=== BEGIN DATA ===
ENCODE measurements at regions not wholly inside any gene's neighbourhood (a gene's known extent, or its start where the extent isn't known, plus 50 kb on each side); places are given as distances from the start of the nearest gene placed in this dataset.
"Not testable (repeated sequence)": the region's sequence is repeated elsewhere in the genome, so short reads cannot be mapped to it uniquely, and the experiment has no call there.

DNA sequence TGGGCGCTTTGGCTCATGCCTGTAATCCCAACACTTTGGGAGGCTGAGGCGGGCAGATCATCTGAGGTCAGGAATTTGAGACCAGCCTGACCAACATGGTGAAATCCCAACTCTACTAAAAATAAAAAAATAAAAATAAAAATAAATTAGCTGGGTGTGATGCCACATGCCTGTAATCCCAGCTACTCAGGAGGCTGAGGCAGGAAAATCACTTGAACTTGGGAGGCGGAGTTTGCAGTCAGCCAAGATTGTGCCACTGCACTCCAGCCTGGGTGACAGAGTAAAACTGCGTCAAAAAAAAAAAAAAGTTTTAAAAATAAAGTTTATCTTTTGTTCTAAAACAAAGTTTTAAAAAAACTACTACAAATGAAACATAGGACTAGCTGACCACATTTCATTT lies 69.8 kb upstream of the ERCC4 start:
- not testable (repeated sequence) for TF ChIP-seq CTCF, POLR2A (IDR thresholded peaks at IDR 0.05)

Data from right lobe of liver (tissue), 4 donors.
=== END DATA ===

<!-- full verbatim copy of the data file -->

ENCODE measurements at regions not wholly inside any gene's neighbourhood (a gene's known extent, or its start where the extent isn't known, plus 50 kb on each side); places are given as distances from the start of the nearest gene placed in this dataset.
"Not testable (repeated sequence)": the region's sequence is repeated elsewhere in the genome, so short reads cannot be mapped to it uniquely, and the experiment has no call there.

DNA sequence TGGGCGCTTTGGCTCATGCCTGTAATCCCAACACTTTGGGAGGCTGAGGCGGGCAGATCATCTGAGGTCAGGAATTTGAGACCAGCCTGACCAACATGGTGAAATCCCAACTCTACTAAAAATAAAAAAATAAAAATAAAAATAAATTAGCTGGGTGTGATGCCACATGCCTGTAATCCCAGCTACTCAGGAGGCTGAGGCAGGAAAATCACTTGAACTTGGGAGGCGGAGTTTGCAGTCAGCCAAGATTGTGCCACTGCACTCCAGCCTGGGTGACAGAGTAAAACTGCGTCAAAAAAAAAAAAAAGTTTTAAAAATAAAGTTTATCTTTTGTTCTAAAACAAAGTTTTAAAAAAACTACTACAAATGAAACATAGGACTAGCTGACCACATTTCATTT lies 69.8 kb upstream of the ERCC4 start:
- not testable (repeated sequence) for TF ChIP-seq CTCF, POLR2A (IDR thresholded peaks at IDR 0.05)

Data from right lobe of liver (tissue), 4 donors.